Sunday, October 17, 2010

Day 3: Singapore to Kathmandu

Waking at 4:30AM in a fit of coughing, we struggled through the jet-lag induced haze to board the MRT for the airport. Even at this ungodly hour we were sweating like sieves 10 minutes in, loaded to the gunnels with bike boxes and packs. The train didn’t arrive for 30 min, so we wiled away the time in air conditioned comfort.

Changi airport is the best I’ve come across so far in my travels, with a full range of services and some great architecture. Our flight was on Silk Air, and with none of the high class trimmings of Singapore Airlines I scalped a copy of the excellent Financial Times newspaper for entertainment. Inflight entertainment consisted of soundless repeats of funniest home videos which kept Michi in stitches.

Bikes dwarf our taxi from Kathmandu airport
On trying to pass through immigration we were informed that our money was no good for buying a visa, and only the almighty US dollar was valid. Sneaking ahead Michi enlisted the assistance of a tourist police officer and a trekking guide who kindly offered to lend us the visa money. Given I’d recently been the victim of a taxi scam in Chile, I was acutely aware of our vulnerability. No such scam eventuated in Nepal and our friend helped us out of the kindness of his heart. He even covered our taxi fare, found us a hotel after the place we’d booked denied our existence and sorted us out with permits for the trek. We’d be staying at the Hotel Blue Diamond, one of Kathmandu’s finest at $20 USD a night!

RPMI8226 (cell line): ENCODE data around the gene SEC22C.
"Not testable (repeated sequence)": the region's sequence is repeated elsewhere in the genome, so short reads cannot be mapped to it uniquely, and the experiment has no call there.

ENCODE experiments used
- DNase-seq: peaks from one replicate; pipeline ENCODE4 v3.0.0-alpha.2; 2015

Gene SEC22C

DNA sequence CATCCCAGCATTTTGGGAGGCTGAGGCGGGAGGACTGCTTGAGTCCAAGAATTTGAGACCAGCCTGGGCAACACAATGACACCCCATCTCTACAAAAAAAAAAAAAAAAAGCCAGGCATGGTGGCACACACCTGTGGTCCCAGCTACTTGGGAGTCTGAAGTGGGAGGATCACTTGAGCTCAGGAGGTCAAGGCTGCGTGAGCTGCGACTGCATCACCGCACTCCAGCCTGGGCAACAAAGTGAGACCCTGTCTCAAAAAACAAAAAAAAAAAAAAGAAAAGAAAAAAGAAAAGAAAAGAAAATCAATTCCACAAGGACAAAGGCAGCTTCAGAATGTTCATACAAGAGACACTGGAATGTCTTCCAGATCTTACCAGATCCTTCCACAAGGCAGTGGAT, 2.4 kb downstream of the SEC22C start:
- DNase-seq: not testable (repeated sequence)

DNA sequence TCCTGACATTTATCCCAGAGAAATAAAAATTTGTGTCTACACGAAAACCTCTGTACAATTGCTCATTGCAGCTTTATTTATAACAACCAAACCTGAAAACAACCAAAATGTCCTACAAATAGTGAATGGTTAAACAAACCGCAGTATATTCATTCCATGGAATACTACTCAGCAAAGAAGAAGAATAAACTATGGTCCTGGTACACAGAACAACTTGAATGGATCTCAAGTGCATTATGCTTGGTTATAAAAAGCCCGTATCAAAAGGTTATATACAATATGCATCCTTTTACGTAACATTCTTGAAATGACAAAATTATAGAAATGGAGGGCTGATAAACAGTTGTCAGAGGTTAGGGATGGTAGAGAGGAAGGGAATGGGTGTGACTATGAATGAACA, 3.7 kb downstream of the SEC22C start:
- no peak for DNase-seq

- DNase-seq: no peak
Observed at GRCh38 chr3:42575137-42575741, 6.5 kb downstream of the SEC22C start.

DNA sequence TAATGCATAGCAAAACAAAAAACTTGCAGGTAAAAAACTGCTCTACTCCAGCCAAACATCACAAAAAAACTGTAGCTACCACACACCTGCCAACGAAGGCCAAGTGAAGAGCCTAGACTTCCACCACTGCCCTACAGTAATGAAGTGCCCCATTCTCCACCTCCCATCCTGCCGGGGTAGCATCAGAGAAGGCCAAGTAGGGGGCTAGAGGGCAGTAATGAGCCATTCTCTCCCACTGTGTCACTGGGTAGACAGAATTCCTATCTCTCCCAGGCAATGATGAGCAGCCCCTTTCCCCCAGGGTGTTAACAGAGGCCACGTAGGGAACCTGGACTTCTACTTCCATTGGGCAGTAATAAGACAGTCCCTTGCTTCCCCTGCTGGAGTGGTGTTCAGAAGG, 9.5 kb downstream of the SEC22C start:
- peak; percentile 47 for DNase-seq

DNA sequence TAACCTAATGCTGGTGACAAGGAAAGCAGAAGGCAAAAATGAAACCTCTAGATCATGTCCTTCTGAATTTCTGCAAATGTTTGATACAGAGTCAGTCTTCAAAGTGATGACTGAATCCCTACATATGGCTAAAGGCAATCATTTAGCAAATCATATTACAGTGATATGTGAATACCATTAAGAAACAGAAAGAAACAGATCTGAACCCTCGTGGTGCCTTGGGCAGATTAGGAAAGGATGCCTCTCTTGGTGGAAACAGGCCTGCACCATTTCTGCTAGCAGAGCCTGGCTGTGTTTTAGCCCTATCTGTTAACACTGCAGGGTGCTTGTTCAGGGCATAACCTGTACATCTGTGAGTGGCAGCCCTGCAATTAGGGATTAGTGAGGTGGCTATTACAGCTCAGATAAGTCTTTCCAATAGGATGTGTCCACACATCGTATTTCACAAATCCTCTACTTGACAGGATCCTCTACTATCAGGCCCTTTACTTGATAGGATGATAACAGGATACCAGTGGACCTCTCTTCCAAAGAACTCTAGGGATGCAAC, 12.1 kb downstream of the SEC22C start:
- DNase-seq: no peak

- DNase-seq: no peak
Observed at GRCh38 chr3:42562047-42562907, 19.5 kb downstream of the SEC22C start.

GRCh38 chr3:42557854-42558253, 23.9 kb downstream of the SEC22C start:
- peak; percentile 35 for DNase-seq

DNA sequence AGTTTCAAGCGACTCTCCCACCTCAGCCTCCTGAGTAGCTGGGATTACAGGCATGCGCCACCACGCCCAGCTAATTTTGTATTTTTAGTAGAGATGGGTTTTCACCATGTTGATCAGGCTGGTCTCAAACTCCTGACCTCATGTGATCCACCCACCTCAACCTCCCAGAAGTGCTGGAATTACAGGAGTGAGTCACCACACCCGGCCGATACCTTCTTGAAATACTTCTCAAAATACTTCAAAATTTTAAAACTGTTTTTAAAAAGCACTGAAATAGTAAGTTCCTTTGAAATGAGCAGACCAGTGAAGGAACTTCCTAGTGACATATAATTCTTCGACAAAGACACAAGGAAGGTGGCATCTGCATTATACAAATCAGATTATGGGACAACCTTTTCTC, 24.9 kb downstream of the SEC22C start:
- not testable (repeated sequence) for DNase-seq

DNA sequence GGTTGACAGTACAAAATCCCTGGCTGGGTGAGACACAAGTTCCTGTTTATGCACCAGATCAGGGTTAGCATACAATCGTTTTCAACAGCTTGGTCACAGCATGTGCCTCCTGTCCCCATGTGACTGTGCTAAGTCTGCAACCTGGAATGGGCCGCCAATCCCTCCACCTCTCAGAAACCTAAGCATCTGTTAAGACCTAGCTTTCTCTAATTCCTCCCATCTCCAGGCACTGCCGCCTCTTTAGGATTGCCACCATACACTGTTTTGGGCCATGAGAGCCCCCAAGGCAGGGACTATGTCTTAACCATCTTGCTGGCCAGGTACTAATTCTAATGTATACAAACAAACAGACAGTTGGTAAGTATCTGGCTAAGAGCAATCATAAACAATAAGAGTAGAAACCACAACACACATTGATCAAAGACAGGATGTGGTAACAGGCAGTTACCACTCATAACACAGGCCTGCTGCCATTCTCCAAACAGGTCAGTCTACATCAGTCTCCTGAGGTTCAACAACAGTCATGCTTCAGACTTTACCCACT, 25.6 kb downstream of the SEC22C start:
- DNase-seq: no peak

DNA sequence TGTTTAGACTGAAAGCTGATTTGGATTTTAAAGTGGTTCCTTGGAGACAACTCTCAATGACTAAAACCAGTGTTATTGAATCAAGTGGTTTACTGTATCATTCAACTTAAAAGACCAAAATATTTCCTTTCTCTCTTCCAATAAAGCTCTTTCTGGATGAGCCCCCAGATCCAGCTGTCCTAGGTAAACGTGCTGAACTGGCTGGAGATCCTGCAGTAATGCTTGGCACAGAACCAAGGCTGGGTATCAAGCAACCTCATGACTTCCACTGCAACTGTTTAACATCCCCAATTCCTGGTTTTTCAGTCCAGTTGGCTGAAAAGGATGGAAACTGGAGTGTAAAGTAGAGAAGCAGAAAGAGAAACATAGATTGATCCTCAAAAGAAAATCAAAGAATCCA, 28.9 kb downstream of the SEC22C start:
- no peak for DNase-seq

Ducks, dogs and children get down in the Kathmandu garbage
Arriving in Kathmandu and the contrasts with Singapore immediately hit us. While sterile is the word I’d use to describe where we departed from, filthy came to mind in Kathmandu. A raucous cacophony of honking horns and hazy smog greeted us in Thamel.

Traffic chaos and the web of a giant electrical spider
The streets blended foot traffic with cars scooters and bikes with no designated lanes making for an initially harrowing experience. Once we learned to hold our line and emit an air of staunch, walking about was pretty trouble free.

Stocking up for the trek we scored some sweet Foakleys and a genuine Mammut puffer jacket for $5 and $60 respectively, but not without some cut throat bartering with plenty of use of the threat to walk away. They are going to send us the warrantees. We also sourced a box of muesli bars and a roll of TP each from the supermarket, both western luxuries which we’d struggle to find on the trek.

A frenetic dusk ride on the bikes fulfilled our thirst for adventure; some of the scenes put NY’s famously reckless couriers to shame.

Our first Nepalese meal was a curry from the dodgy hotel restaurant, and with 170km on the cards tomorrow we hit the hay, stoked to finally be escaping civilisation.

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